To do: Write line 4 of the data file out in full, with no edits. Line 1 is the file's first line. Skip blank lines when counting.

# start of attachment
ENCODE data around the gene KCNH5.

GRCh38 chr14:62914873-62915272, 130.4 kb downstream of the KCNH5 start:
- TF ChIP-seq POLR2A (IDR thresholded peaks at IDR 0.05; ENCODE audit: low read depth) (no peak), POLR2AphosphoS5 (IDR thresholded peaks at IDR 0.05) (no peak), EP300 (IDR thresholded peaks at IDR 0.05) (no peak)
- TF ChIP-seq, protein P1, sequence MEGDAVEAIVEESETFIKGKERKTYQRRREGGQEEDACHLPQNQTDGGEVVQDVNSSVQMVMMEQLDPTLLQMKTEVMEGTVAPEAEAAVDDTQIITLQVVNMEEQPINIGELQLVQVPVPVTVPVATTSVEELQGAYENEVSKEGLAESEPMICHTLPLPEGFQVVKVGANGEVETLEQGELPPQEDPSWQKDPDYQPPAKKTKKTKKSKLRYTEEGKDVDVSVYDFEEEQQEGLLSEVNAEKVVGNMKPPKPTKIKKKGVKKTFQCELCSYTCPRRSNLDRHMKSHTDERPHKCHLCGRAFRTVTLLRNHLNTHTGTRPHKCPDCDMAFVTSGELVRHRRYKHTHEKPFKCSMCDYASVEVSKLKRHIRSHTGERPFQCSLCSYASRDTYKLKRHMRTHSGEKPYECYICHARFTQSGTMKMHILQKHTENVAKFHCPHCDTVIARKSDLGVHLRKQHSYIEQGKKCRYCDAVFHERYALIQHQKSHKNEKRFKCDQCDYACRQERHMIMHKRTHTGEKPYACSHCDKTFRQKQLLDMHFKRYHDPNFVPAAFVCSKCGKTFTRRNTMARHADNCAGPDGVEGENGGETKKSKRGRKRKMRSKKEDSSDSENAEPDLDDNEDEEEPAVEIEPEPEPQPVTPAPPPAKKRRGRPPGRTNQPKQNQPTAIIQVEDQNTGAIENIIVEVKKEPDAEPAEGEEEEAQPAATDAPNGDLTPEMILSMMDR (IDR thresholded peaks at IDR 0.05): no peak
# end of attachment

- TF ChIP-seq, protein P1, sequence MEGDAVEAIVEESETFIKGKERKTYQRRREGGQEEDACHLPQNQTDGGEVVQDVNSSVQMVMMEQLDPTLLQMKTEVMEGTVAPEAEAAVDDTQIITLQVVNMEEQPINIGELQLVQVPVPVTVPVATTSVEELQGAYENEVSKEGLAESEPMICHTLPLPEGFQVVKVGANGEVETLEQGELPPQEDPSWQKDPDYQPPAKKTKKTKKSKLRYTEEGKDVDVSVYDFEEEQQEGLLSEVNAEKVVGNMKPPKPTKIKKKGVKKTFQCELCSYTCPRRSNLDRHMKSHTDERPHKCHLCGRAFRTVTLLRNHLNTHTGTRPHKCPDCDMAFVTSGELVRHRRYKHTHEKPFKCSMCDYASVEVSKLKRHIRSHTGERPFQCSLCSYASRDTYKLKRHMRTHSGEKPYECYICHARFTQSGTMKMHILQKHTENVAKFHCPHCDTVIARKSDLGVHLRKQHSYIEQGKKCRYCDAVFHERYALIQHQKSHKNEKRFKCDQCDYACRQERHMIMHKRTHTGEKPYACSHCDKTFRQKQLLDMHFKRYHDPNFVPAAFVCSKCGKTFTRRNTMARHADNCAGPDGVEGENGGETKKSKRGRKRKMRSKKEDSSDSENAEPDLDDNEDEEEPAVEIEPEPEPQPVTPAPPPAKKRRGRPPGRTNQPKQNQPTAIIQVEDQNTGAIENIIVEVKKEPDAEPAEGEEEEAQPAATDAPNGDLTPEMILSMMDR (IDR thresholded peaks at IDR 0.05): no peak